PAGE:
by Morgan Vickery

Julius Juul and Victor Juul are the brothers of HELIOT EMIL— a Scandinavian, Ready-To-Wear brand created in 2016. Since then, the brothers have occupied the industry’s landscape with a unique design perspective and inclination for experimental approaches. The boundaries between form and function prompt exploration as each collection draws themes of curiosity and creative freedom.

Hailing from the industrial and monochromatic world of Copenhagen, Julius and Victor place importance in the details; custom developed materials, fabrics, and trimmings. Their most recent collection, ‘Referential Transparency’ encompasses such detailing with heat reactive thermo and water-resistant fabrics. Nontraditional, yet highly technical design. I spoke with head designer, Julius, to discuss the brand’s heritage, design process, and Spring/ Summer 2019 influences.

How did HELIOT EMIL begin?

We started HELIOT EMIL in 2016 with the first spring/summer collection showcased in Milan. Since we are brothers, and we both from a young age had an inept interest for the fashion industry, it was a natural choice for us to start something together. 

We wanted to bring some heritage into the brand, and we did not want to name the brand after either one of us, so we went with our great grandfather's name. The name is for some people hard to pronounce, but we feel that it is a small and necessary acknowledgment of our Danish heritage. 

How has Copenhagen inspired your monochromatic design aesthetic?

We have always been a part of the underground scene in Copenhagen, so for us it was a very natural source for inspiration, with the industrial and brutalist references are always present in the work, the SS19 show location and the significance it had in the industrial history of Copenhagen, the colorways, the materials and so on.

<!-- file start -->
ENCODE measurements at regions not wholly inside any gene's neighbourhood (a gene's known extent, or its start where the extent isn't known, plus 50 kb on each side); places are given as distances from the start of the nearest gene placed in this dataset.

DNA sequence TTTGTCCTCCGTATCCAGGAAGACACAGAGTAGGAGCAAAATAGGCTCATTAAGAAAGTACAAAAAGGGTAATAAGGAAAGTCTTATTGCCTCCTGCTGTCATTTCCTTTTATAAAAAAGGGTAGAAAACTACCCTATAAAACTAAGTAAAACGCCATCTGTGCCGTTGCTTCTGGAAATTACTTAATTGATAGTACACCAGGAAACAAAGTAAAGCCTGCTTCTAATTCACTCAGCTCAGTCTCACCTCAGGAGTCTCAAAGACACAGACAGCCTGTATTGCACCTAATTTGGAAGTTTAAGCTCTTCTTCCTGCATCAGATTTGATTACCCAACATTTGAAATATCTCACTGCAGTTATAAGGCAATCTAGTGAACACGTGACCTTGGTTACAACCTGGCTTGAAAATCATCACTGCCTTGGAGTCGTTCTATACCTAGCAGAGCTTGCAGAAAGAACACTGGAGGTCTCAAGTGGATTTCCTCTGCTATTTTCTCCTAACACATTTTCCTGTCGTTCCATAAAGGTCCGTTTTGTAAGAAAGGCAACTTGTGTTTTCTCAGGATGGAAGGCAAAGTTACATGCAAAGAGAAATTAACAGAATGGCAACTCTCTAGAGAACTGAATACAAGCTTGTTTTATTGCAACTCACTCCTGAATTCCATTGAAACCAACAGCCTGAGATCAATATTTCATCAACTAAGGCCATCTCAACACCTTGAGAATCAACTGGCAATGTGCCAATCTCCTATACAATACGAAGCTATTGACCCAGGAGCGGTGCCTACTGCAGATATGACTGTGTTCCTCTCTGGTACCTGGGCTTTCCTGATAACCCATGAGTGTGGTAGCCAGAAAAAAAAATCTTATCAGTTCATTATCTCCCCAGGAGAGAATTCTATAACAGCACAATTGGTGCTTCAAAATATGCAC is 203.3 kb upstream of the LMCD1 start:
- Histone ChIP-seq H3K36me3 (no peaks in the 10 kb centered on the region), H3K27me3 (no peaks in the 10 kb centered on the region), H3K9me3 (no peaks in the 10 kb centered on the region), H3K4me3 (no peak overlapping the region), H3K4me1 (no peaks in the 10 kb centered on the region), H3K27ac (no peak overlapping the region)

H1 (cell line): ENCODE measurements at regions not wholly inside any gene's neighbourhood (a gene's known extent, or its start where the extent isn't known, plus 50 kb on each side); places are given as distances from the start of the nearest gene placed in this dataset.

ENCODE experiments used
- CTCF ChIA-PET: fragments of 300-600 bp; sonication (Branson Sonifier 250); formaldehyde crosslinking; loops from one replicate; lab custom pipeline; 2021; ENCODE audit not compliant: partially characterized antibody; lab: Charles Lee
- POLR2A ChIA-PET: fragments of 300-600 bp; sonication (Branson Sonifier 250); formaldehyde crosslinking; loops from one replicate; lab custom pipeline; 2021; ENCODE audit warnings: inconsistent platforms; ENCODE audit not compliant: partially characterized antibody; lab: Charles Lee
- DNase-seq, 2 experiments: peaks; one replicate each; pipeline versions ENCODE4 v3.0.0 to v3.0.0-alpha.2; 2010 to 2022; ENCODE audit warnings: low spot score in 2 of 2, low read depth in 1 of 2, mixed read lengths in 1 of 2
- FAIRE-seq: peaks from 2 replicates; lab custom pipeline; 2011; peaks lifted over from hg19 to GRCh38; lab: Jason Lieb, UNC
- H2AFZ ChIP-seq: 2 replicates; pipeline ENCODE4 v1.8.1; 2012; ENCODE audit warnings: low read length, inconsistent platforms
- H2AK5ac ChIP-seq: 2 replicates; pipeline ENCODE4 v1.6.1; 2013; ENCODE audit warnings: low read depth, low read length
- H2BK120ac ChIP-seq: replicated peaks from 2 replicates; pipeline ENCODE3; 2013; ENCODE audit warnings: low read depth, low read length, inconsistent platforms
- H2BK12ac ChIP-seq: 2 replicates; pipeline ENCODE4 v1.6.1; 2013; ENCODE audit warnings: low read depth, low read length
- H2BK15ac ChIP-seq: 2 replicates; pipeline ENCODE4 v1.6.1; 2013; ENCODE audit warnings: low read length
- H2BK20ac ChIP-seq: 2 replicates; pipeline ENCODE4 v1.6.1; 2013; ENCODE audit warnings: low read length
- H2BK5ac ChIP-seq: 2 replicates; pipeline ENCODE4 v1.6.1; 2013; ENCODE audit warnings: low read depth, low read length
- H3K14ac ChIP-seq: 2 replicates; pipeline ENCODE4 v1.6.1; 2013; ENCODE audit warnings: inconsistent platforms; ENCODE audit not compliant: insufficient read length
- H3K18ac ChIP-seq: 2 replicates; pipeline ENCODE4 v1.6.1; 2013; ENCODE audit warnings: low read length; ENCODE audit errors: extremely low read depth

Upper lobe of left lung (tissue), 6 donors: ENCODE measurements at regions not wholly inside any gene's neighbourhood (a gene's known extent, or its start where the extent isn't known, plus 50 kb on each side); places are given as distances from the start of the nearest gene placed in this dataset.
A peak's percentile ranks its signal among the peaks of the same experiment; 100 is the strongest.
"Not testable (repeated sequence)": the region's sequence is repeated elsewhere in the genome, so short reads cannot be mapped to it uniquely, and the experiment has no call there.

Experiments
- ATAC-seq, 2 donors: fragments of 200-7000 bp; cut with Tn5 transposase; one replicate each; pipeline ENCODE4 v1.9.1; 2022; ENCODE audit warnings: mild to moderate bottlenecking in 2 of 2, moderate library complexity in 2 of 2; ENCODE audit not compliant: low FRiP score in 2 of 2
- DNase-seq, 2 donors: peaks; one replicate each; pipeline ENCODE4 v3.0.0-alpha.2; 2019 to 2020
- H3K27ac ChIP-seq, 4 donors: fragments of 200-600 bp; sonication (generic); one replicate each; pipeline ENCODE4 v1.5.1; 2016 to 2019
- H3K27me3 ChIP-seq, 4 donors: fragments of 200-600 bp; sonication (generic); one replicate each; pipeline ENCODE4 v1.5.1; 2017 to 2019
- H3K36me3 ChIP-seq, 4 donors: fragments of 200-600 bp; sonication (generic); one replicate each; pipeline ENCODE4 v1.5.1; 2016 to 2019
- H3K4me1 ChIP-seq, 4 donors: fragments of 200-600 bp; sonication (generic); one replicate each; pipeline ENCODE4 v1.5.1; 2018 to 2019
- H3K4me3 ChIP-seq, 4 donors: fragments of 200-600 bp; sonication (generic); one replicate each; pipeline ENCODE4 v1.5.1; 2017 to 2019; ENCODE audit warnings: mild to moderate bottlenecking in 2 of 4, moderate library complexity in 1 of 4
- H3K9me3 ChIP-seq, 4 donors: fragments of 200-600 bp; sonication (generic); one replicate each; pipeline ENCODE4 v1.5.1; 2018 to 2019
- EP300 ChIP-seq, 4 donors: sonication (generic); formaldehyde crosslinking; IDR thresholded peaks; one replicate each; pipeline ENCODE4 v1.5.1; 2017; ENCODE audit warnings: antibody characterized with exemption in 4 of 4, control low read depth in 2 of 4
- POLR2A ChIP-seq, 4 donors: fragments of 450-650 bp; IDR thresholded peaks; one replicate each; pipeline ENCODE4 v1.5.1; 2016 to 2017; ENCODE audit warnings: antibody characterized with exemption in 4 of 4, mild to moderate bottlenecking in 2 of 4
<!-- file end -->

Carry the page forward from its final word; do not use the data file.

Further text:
What experimental approaches further your exploration between form and function?

We develop custom fabrics that underpin the design process. An example is our heat reactive thermo fabric that changes color from grey to white when heat is applied. Our water-resistant fabric with a coated logo only appears when water is applied to the garment. The process of creating custom fabrics is much longer and more complex, but each season, it's important for me to develop something unique and innovative.

The pieces in the collection often transgress between different categories serving in a sense multiple functions but also offering shapes and forms that are non-traditional within their rigid categories. A hoodie with a technical jacket overlayer. Cropped and layered jackets. Knitwear with technical details and so on.

All of our designs have extreme attention to detail — everything from hidden pockets and messages in the clothes to different technical styling features. I use countless hours to develop these features, and even though I know that people may not notice or use some of these features, it is something I value a lot, and in the end, it is the thing that differs HELIOT EMIL from all of the other brands out there.